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Unformatted text preview: 1 INSE 6220 -- Week 12 Advanced Statistical Approaches to Quality Acceptance Sampling Final Exam Review Dr. A. Ben Hamza Concordia University 2 Acceptance Sampling Why Acceptance Sampling and not 100% Inspection? Testing is destructive Cost of 100% inspection is high 100% inspection is not feasible (require too much time) If vendor has excellent quality history Advantages and Disadvantages of Sampling Advantages Less expensive Reduced damage Reduces the amount of inspection error Disadvantages Risk of accepting bad lots, rejecting good lots. Less information generated Requires planning and documentation 3 Acceptance Sampling Problem: A lot (shipment) is received. A sample is taken from the lot. Some quality characteristic of the units in the sample is inspected. On the basis of this inspection information, the lot is sentenced accept or reject Type of sampling plans classification is by data type, variables and attributes Based on the number of samples required for a decision: Single-sampling plans Double-sampling plans Multiple-sampling plans Sequential-sampling plans 4 Lot formation Lots should be homogeneous. Larger lots are preferred over smaller ones. Lots should be conformable to materials-handling systems used in both supplier and consumer facilities. Random Sampling Single Sampling plan A lot of size N submitted for inspection. Single sampling plan defines: Sample size, n Acceptance number, c Operating Characteristic (OC) Curve To measure the performance of a sampling plan. The OC curve plots the probability of accepting the lot versus the lot fraction defective . Show the probability of a lot submitted, with certain fraction defective, will be either accepted or rejected. 5 OC Curve Lot size, N large # defective, d , in a random sample of size n will follow a binominal distribution with parameters, n and p . The probability of acceptance is P (d c) ! ( ) 1 , 0, 1, 2, ..., !( )! n k k n P d k p p k n k n k ! (Accept lot) ( ) ( ) 1 !( )! c n k k a k n P P p P d c p p k n k OC Curve plots the probability of accepting the lot P a versus the lot fraction defective p (true proportion nonconforming) . Example: An apple producer has 500 baskets of apples, containing 20 each (10000 apples in the lot). A buyer wants to inspect 10 of the apples before accepting the lot (if 2 or less are bruised). That is n=10, N=10000, c=2. Suppose 20% of the apples are bruised, what is the probability of accepting such a lot?...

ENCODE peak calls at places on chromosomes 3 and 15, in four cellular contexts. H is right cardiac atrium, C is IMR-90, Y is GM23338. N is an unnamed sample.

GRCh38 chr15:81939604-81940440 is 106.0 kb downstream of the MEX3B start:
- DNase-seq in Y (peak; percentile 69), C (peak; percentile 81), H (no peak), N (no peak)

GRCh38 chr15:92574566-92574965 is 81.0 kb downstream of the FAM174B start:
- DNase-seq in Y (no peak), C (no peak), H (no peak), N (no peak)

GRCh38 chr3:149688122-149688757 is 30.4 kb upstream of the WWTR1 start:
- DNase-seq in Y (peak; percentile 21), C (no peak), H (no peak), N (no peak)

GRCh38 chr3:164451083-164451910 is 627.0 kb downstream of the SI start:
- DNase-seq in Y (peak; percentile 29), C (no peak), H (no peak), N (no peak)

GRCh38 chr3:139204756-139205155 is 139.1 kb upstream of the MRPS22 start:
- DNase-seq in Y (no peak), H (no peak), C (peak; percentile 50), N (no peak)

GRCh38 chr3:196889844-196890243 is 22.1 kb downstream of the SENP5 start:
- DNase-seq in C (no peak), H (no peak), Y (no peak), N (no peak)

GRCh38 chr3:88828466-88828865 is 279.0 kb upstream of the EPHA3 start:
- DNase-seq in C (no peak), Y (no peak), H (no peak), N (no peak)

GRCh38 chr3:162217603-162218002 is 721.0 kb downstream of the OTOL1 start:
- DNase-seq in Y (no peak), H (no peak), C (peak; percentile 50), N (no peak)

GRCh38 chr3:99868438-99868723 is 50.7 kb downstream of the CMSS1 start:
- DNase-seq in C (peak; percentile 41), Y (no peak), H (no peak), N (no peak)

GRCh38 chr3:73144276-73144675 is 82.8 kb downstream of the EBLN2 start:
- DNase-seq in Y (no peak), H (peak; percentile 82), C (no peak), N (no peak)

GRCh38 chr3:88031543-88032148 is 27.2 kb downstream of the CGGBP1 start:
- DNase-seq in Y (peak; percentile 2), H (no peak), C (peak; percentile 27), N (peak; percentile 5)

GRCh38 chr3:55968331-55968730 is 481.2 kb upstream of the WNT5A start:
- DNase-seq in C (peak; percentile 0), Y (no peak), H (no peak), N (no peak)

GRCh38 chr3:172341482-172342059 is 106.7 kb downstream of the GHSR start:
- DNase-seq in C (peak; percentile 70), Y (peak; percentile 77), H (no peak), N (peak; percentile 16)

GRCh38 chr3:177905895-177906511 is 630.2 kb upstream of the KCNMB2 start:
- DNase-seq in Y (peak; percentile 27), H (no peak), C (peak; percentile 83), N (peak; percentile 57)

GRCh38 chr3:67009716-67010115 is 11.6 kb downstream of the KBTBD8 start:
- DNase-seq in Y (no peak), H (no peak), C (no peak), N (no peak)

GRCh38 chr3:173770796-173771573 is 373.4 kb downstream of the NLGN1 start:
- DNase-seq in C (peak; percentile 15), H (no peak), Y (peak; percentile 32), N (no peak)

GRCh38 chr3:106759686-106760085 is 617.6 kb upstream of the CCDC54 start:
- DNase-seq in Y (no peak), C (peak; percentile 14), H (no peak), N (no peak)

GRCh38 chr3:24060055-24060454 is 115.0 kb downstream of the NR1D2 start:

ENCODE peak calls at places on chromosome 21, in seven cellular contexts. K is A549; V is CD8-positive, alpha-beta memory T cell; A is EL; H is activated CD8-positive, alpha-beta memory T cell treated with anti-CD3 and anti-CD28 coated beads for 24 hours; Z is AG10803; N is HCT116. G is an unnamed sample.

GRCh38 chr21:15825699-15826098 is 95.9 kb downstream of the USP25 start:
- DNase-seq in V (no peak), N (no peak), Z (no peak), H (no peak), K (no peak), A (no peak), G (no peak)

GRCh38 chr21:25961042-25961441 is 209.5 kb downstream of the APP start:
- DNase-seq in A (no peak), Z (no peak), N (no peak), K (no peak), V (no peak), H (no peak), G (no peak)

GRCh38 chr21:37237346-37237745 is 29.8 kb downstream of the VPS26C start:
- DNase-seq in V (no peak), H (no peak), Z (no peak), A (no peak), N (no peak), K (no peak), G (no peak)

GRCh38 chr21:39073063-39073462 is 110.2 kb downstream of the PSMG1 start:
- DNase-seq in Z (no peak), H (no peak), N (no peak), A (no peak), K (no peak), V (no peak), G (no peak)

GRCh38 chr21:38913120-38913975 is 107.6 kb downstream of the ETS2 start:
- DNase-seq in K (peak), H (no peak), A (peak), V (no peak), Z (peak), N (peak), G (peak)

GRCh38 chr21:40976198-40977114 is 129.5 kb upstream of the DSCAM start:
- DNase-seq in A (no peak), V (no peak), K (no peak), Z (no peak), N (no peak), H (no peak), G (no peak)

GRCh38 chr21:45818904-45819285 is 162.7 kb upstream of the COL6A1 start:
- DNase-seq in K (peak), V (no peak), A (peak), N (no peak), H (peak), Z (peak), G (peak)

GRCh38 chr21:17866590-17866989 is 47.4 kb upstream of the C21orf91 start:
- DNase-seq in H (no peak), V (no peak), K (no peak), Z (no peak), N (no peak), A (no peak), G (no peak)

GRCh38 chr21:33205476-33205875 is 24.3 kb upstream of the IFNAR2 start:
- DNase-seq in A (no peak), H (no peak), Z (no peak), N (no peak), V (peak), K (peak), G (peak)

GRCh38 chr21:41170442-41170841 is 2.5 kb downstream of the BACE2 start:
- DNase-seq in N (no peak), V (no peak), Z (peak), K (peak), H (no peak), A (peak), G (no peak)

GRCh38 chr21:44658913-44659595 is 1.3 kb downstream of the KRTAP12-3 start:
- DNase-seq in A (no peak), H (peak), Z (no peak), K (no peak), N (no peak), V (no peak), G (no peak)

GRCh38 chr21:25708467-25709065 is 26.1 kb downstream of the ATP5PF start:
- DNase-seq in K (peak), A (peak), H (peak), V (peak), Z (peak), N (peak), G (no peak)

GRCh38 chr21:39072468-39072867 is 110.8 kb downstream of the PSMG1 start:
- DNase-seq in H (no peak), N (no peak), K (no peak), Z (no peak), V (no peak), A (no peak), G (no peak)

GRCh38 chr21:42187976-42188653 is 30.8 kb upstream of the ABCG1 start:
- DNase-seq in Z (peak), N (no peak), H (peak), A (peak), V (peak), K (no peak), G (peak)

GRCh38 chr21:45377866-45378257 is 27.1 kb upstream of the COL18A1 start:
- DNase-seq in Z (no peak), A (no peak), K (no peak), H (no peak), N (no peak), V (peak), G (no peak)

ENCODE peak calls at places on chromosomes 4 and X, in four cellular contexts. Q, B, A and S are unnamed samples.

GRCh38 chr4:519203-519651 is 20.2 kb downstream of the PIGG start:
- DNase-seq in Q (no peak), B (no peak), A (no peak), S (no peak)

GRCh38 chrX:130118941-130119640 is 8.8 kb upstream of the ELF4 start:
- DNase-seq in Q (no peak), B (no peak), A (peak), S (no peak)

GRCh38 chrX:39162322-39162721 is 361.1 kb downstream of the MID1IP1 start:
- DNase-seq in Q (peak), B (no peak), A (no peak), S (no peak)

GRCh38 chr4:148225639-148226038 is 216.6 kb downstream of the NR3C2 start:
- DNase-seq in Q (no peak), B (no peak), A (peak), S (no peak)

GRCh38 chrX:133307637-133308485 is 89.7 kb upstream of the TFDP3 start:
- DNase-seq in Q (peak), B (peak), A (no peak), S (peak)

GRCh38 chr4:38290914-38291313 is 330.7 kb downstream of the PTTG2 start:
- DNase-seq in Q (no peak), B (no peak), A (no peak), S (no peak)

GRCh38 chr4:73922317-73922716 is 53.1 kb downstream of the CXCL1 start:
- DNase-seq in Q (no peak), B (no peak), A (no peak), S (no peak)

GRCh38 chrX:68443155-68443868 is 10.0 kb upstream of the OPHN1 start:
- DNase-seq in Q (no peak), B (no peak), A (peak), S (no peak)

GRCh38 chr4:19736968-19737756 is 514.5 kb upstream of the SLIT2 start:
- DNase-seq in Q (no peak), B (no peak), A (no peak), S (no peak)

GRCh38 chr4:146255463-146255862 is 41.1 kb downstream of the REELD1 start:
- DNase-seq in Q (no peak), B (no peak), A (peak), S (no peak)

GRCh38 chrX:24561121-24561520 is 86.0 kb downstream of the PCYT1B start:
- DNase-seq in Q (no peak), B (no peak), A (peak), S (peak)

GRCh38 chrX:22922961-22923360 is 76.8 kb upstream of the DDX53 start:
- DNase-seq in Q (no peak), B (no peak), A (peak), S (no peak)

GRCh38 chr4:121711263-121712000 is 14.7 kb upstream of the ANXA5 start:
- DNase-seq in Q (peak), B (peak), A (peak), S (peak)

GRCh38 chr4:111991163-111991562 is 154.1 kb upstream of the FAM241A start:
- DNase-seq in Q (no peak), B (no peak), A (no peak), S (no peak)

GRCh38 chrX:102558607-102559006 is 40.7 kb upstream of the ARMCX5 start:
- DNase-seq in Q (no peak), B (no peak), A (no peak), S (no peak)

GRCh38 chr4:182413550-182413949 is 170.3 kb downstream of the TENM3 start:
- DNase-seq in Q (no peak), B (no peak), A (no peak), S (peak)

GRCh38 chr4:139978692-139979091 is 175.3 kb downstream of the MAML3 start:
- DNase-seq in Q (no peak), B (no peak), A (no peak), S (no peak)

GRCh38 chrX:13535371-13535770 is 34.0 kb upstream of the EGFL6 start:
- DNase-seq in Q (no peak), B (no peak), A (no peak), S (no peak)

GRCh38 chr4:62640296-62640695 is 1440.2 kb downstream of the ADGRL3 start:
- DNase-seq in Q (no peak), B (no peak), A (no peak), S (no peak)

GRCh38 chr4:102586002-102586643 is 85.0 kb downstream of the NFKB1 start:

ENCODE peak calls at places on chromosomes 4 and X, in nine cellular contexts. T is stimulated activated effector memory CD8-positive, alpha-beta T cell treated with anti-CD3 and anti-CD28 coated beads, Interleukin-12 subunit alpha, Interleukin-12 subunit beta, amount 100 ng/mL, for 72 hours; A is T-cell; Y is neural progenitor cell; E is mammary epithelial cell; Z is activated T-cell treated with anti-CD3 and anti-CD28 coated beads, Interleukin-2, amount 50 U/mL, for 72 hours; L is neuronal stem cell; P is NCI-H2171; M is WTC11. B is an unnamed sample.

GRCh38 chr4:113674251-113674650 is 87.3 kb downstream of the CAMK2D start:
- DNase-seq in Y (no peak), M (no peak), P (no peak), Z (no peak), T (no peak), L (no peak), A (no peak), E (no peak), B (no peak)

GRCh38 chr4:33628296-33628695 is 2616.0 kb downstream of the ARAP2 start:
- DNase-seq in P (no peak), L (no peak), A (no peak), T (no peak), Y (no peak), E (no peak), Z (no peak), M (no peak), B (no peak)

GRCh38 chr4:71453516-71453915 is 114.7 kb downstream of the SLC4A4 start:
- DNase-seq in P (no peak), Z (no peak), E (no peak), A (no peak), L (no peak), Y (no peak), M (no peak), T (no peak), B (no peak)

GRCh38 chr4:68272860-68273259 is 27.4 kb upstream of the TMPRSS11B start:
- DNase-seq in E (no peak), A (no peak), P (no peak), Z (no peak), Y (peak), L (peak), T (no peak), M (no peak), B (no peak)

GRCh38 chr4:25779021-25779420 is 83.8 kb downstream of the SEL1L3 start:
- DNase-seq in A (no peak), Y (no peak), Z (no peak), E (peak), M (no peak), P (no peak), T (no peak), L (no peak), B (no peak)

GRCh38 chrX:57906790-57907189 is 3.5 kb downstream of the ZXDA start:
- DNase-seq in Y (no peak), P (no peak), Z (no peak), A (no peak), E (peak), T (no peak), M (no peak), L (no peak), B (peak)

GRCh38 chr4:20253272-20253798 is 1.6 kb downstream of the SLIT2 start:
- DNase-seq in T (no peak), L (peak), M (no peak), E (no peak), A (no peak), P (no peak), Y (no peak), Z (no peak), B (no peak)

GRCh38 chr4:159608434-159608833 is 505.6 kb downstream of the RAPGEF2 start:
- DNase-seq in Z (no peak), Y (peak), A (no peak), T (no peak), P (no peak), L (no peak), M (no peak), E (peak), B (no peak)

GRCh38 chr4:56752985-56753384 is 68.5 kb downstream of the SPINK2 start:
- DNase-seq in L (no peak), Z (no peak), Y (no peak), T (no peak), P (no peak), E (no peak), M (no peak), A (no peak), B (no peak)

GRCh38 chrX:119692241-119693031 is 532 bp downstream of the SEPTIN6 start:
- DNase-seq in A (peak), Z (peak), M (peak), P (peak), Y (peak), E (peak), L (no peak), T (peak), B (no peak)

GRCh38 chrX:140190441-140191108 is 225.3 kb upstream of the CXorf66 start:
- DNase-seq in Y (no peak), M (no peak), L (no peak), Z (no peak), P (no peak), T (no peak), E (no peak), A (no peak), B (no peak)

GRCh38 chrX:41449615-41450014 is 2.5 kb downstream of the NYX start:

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This note was uploaded on 09/07/2011 for the course INSE 6210 taught by Professor Benhamza during the Fall '10 term at Concordia Canada.
- Fall '10